• July 24, 2017 at 12:52 pm

    I’m in love with my friend Andy whom I haven’t seen in years. We’re going cruising together in the Caribbean in September and of course as an INFJ I am in love with the idea of being in love. I’m so in my head; I’m so in love with my dreams, possibilities and ideas that consequences occur to me only as an afterthought. I don’t think about logic, logistics, how the body feels, whether the body feels, what the body will feel, the consequences of my actions. I lack grounding. It’s kind of like oops, degress, will you still love me in the morning. Who wants to ‘clutch a fig leaf to them the next morning’ in social awkwardness, because you forgot to tear down these walls …. ’I’ll try to keep myself open up to you / That’s a promise that I made to love /When it was new/ Just like Jericho I said/ “Let these walls come tumbling down / I said it like I finally found the way To keep the good feelings alive / I said it like it was something to strive for?” There’s nothing worse than having an empty relationship where you feel like strangers in the morning, embarrassment, because you haven’t taken the time to get to know the other person and form a real connection, and that’s the kind of love this INFJ here wants. I want to takke the time to get to know the other person. Where is he pointed in life at this moment. Does he feel the spark. What does he want? As my Irish, ESTP grandfather, who always had an impeccable sense of timing said, “timing is everything; wait for the moment, and then begin.” Shelby has no timing. Shelby is a whirling dervich. Shelby is a social retard… I arrive on the scene, spout what I’m here for, and wheel off before my guests have time to catch their breath. Instead, I should say “hey how you doing; are you enjoying yourselves” – once you go through the social nicities that ground them and me, now you tell them what you came to tell them…. I never do that, which is why I hate social events. I don’t have the patience; I can’t slow down, can’t wound down. Awkward, yes. do you get my drift? Love is a mind body soul connection and the slowest seed in the garden to grow.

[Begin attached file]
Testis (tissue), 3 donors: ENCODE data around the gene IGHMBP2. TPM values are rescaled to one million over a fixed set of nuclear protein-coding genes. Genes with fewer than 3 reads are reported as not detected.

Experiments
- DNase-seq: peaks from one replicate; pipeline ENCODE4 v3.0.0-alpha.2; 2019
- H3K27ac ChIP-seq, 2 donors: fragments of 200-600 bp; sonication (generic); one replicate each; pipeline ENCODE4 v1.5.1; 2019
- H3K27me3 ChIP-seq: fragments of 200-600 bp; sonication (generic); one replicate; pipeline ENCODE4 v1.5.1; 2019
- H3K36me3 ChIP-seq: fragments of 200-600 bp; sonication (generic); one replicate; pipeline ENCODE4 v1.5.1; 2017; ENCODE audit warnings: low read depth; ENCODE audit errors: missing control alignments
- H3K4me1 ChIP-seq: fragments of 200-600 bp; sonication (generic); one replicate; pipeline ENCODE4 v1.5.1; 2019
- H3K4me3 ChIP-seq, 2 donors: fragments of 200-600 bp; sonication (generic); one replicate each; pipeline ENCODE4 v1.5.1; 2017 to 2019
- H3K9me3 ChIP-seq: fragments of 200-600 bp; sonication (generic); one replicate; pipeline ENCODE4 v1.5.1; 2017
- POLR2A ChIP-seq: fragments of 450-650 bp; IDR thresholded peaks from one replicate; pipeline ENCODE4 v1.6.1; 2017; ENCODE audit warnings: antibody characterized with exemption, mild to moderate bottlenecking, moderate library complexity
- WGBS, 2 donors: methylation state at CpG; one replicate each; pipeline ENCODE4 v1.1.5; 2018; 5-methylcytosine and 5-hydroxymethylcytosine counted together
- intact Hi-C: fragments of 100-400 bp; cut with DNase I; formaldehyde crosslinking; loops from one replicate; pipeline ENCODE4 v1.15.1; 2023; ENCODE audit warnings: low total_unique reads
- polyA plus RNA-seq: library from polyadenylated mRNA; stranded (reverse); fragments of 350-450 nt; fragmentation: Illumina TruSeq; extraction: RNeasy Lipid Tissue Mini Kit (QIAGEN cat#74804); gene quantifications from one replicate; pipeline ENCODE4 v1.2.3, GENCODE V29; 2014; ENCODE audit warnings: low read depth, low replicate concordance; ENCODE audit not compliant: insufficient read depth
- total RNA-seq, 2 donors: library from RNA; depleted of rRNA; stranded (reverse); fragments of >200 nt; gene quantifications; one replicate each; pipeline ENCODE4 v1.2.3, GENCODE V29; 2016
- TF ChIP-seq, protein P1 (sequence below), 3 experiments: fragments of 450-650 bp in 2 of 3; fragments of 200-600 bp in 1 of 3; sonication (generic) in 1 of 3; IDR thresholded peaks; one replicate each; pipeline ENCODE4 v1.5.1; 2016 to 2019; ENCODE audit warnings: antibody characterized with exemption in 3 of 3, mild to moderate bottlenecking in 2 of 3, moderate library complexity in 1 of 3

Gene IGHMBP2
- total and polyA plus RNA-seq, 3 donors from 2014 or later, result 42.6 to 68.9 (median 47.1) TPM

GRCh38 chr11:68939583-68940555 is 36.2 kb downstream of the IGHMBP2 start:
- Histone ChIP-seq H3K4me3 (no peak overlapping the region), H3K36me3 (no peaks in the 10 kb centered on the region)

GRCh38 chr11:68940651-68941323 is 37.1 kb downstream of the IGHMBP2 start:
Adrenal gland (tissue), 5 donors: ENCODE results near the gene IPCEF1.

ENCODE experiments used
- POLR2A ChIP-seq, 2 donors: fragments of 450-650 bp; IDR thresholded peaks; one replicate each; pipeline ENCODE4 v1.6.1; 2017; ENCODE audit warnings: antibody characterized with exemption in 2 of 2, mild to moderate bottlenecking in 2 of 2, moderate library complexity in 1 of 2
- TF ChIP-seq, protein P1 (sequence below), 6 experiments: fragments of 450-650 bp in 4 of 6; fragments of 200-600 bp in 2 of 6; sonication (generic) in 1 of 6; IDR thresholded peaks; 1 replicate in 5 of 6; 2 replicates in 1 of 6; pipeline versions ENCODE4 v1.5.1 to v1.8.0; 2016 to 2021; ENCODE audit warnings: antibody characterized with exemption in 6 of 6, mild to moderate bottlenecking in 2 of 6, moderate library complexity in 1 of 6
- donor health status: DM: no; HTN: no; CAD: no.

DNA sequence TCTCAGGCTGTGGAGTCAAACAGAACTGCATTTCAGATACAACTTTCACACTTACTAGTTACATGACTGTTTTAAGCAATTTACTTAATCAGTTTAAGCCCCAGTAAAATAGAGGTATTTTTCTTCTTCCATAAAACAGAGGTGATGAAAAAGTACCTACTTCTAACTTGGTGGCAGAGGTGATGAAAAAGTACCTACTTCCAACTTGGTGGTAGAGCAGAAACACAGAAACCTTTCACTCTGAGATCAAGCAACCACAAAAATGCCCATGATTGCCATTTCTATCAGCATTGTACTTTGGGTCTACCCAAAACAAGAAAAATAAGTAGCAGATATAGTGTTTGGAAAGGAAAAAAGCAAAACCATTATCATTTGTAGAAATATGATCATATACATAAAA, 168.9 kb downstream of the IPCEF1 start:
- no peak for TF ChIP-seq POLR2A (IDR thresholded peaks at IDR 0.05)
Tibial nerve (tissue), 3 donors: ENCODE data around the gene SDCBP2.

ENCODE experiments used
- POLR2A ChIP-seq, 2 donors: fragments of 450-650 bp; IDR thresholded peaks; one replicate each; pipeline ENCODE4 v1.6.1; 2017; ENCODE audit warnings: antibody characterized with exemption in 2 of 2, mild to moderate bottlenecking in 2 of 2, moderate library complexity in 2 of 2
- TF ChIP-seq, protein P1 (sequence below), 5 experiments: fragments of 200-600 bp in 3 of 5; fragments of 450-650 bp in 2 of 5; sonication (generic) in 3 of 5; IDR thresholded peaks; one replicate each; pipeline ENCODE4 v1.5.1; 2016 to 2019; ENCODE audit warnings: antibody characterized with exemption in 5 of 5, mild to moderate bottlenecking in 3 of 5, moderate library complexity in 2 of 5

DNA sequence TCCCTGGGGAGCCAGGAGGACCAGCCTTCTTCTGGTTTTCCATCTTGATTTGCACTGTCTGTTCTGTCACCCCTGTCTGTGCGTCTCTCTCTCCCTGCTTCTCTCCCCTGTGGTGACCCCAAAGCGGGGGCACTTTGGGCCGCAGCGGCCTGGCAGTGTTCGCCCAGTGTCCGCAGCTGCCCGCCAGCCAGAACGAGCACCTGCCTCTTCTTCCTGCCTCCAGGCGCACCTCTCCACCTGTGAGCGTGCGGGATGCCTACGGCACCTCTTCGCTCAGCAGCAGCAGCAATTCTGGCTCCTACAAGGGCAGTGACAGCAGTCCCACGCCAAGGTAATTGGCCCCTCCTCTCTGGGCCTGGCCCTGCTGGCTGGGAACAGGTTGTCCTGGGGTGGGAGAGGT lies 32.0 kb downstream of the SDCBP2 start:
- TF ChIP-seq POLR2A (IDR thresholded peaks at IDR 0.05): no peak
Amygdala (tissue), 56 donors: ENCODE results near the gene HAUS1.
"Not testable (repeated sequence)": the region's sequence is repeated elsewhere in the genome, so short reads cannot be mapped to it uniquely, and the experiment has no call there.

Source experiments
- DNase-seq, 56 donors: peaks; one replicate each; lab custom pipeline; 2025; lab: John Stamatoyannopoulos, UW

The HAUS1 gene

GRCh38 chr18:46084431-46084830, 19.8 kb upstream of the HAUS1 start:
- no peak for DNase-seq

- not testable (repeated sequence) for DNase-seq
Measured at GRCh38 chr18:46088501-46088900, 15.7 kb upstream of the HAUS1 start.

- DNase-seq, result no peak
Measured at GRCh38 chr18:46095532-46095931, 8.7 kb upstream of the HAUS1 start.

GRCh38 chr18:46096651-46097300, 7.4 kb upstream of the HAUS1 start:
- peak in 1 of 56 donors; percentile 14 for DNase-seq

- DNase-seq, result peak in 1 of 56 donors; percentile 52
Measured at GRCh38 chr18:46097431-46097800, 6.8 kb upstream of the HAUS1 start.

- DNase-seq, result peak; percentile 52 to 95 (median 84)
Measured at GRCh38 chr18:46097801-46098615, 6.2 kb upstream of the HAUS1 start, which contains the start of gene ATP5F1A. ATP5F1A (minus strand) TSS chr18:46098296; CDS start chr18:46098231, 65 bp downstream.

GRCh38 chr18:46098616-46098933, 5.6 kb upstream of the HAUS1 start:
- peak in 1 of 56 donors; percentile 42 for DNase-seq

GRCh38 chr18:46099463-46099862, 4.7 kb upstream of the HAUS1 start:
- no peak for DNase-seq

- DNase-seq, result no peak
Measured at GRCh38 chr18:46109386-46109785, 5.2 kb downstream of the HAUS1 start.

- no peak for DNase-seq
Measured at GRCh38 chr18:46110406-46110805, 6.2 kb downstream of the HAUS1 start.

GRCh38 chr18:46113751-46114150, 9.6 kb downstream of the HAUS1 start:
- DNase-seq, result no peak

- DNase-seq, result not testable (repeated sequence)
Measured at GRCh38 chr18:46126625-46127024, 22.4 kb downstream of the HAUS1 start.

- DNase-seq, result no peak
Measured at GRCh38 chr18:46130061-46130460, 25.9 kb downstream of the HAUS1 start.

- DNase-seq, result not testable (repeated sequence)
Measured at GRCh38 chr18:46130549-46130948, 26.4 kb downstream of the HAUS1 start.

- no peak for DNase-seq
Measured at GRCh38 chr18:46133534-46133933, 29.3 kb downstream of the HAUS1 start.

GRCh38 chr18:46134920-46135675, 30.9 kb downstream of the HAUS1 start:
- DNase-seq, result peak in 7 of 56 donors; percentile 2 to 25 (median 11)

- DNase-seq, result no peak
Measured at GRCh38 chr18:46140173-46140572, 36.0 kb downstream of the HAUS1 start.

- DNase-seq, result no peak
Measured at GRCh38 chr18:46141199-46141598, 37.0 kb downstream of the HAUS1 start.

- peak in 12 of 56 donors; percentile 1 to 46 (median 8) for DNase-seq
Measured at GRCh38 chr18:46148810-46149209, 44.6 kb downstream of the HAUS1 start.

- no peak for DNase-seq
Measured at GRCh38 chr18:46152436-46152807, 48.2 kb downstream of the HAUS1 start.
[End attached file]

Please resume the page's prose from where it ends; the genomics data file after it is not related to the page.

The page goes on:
• Shelby Nicholson
    • Shelby Nicholson
    • July 23, 2017 at 3:41 pm

    Bravo! Wonderful! Wonderful! Look the gift horse right in the eye! “Five seconds of intense bravery.”

  • Santi (INTP)
    • Santi (INTP)
    • July 19, 2017 at 5:51 pm

    I liked this podcast a lot. What was said has been something I’ve discovered about myself in the past year or so. Although I know other people’s emotions to be valid in their own ways, even though I may not think they’re justified considering some objective situations, but I find I have a hard time sympathizing with them. I can generally understand why someone might be hurt by something, but it doesn’t seem to move me past an intellectual understanding of their feelings (unless it’s something more significant like legit trauma or something like that). It oftentimes doesn’t really move me. I rationalize my own emotions and expect others to do the same, but not everyone does. Nevertheless, I’m learning. It definitely does take courage and bravery to push past your own discomfort in a way of trusting that no matter the outcome, any opportunity of personal development makes it worth it.

  • Mike Gilly
    • Mike Gilly
    • July 19, 2017 at 5:01 pm

    I’ve been on both sides of the fun-house mirror on this issue, especially over the last 14 months. You guys did a great job of explaining what happens in these situations, and how to dig yourself out of these holes to where you can understand that other people are allowed to have extreme emotions at times, just as you are.
    Just FYI, what Joel said about being easy-going all the time, except a couple times a year when he wants what he wants with no exceptions, that is definitely me! lol I never really thought about me being like that until I heard Joel talk about it, but it’s very true for me!